×
INTELLIGENT WORK FORUMS
FOR ENGINEERING PROFESSIONALS

Contact US

Log In

Come Join Us!

Are you an
Engineering professional?
Join Eng-Tips Forums!
  • Talk With Other Members
  • Be Notified Of Responses
    To Your Posts
  • Keyword Search
  • One-Click Access To Your
    Favorite Forums
  • Automated Signatures
    On Your Posts
  • Best Of All, It's Free!

*Eng-Tips's functionality depends on members receiving e-mail. By joining you are opting in to receive e-mail.

Posting Guidelines

Promoting, selling, recruiting, coursework and thesis posting is forbidden.

Students Click Here

Significant change in new AS3600 shrinkage strain for high strength concrete - why ?

Significant change in new AS3600 shrinkage strain for high strength concrete - why ?

Significant change in new AS3600 shrinkage strain for high strength concrete - why ?

(OP)
Hi all,

I've noticed that in the 2018 code the 30 year shrinkage strain values for 80 and 100 MPa concrete mixes are significantly larger than those in the 2009 code. Referring to table 3.7.1.2, for th = 400 and Tropical environment, the 2018 code recommends 500 microstrains - nearly 50% greater than the 2009 code recommended 340 microstrains (the difference is actually higher since the base drying shrinkage used to make the table is smaller in the 2018 code than in 2009). This increase is exacerbated for smaller values of th.

I've done a back of the envelope comparison with CEB-FIP 2010 and while the 2009 code was in the same ballpark as FIP, the new one is quite off (image attached)


Can anyone advise on why there is such a large increase in shrinkage for the new standard ? I've looked through Gilbert's research online (I assume he was the driving force behind this ?) but haven't found anything to explain the change.

RE: Significant change in new AS3600 shrinkage strain for high strength concrete - why ?

There were serious problems with the old formulae. Boral research people and myself found the problem in 2015 when we were doing some work on some new reduced shrinkage and creep concrete products they were developing. The problem was with the combination of the drying and autogenous shrinkage formulae and the concrete strength term in the drying shrinkage formula.

Using the 2009 formulae, If you do the conversion from 56 day to 30 year for 100MPa concrete, it shows a 30 year basic shrinkage strain as a starting value of about 3300 for the test shrinkage being achieved, instead of the 800 defined in the code. Working the other way, based on the code defined Basic Shrinkage of 800, the formula gave 56 day shrinkage values for a shrinkage test of 290 for 100MPa concrete and Boral testing was giving about 700 for the test samples!

The 2009 formulae had never been checked for concrete strengths above 50Mpa as that was the maximum concrete strength when the code was first written. We found in 2015 that the formulae were wrong for anything above 50MPa concrete and the error increases as concrete strength increases.

We pointed this out to Ian Gilbert and the AS3600 committee in January 2016 and they modified the formulae to give more logic results. The new results match the results being achieved with Australian concretes based on a survey done in 2016 in conjunction with the development of the changes.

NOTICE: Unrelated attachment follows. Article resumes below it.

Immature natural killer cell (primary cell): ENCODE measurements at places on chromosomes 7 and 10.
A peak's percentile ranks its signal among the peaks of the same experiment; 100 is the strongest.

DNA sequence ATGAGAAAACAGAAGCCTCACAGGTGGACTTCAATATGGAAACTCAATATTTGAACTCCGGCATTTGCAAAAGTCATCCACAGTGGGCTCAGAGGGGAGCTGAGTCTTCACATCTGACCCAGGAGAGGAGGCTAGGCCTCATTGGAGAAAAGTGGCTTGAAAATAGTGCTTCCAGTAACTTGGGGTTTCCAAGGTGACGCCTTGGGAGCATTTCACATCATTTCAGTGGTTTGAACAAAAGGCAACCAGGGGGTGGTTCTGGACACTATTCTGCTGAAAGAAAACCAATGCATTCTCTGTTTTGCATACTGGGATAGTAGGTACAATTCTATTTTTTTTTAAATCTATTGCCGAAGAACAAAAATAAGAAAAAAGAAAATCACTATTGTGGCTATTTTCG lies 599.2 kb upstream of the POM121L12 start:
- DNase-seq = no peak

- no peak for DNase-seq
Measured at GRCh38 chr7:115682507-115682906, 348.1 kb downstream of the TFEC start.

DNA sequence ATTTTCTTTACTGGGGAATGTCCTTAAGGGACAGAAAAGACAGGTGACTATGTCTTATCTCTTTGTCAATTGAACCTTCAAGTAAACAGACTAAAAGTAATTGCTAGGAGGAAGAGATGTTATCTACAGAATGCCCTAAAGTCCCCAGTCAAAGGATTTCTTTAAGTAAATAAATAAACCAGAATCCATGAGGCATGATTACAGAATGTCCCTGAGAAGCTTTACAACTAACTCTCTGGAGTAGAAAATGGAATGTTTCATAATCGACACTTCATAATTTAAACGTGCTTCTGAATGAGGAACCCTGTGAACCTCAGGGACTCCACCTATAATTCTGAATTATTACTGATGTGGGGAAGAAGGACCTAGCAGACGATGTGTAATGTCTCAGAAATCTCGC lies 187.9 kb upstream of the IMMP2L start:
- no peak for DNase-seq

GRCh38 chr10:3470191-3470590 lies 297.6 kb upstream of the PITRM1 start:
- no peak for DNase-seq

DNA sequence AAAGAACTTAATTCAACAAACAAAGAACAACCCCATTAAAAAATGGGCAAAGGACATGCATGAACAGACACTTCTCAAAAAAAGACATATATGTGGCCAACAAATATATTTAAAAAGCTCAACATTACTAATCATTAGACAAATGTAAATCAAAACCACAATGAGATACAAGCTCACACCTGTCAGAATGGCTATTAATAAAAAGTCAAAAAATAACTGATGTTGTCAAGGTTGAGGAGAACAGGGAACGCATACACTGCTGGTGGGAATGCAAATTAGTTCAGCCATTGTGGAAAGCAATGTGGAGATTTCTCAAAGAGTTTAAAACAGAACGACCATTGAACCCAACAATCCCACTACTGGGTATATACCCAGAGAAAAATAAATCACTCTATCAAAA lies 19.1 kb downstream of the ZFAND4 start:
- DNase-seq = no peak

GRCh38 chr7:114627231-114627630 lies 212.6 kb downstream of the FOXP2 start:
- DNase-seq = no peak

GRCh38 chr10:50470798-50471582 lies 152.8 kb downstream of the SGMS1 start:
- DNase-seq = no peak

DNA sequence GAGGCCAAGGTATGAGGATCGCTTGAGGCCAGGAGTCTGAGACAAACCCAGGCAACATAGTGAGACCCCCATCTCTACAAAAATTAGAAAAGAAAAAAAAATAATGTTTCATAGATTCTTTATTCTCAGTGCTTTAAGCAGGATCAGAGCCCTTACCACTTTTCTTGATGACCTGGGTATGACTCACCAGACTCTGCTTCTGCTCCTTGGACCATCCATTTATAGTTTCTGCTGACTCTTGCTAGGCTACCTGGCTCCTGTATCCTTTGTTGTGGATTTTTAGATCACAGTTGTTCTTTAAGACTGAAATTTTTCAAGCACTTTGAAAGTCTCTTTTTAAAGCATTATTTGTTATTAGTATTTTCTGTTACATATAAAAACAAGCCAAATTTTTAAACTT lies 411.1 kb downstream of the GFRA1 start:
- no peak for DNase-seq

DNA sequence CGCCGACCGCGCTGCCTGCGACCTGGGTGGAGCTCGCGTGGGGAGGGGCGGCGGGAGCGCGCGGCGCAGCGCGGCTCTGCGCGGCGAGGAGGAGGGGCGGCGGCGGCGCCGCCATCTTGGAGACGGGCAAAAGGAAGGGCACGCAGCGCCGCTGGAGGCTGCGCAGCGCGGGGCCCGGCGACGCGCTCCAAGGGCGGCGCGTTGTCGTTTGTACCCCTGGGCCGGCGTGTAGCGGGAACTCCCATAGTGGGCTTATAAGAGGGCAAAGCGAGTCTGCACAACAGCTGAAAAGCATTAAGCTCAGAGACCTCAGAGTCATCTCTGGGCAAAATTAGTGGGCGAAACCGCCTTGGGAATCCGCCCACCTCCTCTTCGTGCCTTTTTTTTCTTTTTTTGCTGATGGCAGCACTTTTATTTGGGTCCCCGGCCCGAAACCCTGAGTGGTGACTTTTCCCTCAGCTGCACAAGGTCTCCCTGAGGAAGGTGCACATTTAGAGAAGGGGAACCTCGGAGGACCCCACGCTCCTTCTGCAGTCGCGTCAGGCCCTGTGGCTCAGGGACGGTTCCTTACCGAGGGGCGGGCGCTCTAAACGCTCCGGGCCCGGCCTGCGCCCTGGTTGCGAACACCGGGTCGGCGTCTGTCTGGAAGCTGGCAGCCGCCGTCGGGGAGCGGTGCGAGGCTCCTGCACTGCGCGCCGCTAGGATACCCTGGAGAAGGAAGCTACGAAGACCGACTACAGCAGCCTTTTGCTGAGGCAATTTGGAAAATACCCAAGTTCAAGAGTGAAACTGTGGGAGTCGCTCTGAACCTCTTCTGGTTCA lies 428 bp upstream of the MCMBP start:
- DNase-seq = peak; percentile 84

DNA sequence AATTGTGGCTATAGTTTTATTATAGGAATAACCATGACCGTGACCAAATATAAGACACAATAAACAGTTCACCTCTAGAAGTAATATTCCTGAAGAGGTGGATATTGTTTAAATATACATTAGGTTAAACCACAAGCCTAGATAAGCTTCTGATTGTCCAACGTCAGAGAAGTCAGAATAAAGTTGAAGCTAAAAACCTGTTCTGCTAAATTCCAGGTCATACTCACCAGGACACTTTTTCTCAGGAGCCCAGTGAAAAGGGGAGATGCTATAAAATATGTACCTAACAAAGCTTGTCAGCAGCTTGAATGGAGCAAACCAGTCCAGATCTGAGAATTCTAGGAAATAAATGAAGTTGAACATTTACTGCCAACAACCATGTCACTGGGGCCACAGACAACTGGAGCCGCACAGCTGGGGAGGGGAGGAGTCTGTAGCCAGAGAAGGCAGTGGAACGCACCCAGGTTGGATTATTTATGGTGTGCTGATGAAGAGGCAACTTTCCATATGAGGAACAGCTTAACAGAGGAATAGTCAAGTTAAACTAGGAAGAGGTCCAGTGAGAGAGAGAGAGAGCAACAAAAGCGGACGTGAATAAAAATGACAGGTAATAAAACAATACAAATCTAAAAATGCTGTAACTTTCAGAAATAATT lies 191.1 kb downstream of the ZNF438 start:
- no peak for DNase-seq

Unfortunately the change has not been made in AS5100 yet as I understand it.

I have not compared to other codes.

RE: Significant change in new AS3600 shrinkage strain for high strength concrete - why ?

(OP)
Thanks for the reply rapt. Quite concerning since I imagine it would affect most tall buildings built in the last 10 years. Then again, restraint from reinforcement may bring shortening down to more agreeable levels.

Quote (rapt)

The new results match the results being achieved with Australian concretes based on a survey done in 2016 in conjunction with the development of the changes.
You wouldn't happen to have this survey on hand would you?

RE: Significant change in new AS3600 shrinkage strain for high strength concrete - why ?

It was done by CCAAA for Standards at CIA and Ian Gilberts request, so it is a standards document. I do not think it was ever published. I think Ian Gilbert presented something on this at one of the CIA conferences, probably Adelaide in 2017. He might have given information on it then. It is also the basis for changing the Basic Shrinkage for all states in Australia to 800 in the 2018 code from the previous variable value depending on location as the latest figures showed little variation compared to 30 or so years ago when the last survey was done.

Creep was not affected and I would think it would be the real worry for tall buildings as it causes differential shortening between different supports (relatively lightly loaded concrete cores compared to highly loaded exterior columns under gravity loading.). I would be more worried about bridges where higher strength concrete is nearly always used and shrinkage is important and AS5100 is still wrong. Remember the error starts at about 50MPa concrete.

PS RAPT has had this close to right since Jan 2016!

Red Flag This Post

Please let us know here why this post is inappropriate. Reasons such as off-topic, duplicates, flames, illegal, vulgar, or students posting their homework.

Red Flag Submitted

Thank you for helping keep Eng-Tips Forums free from inappropriate posts.
The Eng-Tips staff will check this out and take appropriate action.

Reply To This Thread

Posting in the Eng-Tips forums is a member-only feature.

Click Here to join Eng-Tips and talk with other members! Already a Member? Login



News


Close Box

Join Eng-Tips® Today!

Join your peers on the Internet's largest technical engineering professional community.
It's easy to join and it's free.

Here's Why Members Love Eng-Tips Forums:

Register now while it's still free!

Already a member? Close this window and log in.

Join Us             Close